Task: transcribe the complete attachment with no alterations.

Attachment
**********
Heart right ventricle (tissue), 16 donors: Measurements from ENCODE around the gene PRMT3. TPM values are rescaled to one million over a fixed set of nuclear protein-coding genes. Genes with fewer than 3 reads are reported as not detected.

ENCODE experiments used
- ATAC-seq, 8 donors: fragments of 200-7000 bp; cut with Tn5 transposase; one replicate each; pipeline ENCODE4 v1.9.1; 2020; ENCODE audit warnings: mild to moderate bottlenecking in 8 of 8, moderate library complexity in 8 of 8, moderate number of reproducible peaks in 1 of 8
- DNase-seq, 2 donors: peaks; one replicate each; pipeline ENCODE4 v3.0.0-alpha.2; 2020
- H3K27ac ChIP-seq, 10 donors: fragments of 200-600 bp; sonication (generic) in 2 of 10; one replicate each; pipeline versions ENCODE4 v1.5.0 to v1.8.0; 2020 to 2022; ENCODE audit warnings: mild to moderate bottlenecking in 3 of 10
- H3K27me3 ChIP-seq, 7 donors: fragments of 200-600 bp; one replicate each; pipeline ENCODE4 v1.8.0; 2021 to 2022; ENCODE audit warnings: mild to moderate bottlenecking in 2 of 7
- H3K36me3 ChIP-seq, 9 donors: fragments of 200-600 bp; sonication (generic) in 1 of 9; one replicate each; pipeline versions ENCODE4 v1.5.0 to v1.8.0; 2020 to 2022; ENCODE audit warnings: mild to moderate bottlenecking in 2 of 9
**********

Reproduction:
Heart right ventricle (tissue), 16 donors: Measurements from ENCODE around the gene PRMT3. TPM values are rescaled to one million over a fixed set of nuclear protein-coding genes. Genes with fewer than 3 reads are reported as not detected.

ENCODE experiments used
- ATAC-seq, 8 donors: fragments of 200-7000 bp; cut with Tn5 transposase; one replicate each; pipeline ENCODE4 v1.9.1; 2020; ENCODE audit warnings: mild to moderate bottlenecking in 8 of 8, moderate library complexity in 8 of 8, moderate number of reproducible peaks in 1 of 8
- DNase-seq, 2 donors: peaks; one replicate each; pipeline ENCODE4 v3.0.0-alpha.2; 2020
- H3K27ac ChIP-seq, 10 donors: fragments of 200-600 bp; sonication (generic) in 2 of 10; one replicate each; pipeline versions ENCODE4 v1.5.0 to v1.8.0; 2020 to 2022; ENCODE audit warnings: mild to moderate bottlenecking in 3 of 10
- H3K27me3 ChIP-seq, 7 donors: fragments of 200-600 bp; one replicate each; pipeline ENCODE4 v1.8.0; 2021 to 2022; ENCODE audit warnings: mild to moderate bottlenecking in 2 of 7
- H3K36me3 ChIP-seq, 9 donors: fragments of 200-600 bp; sonication (generic) in 1 of 9; one replicate each; pipeline versions ENCODE4 v1.5.0 to v1.8.0; 2020 to 2022; ENCODE audit warnings: mild to moderate bottlenecking in 2 of 9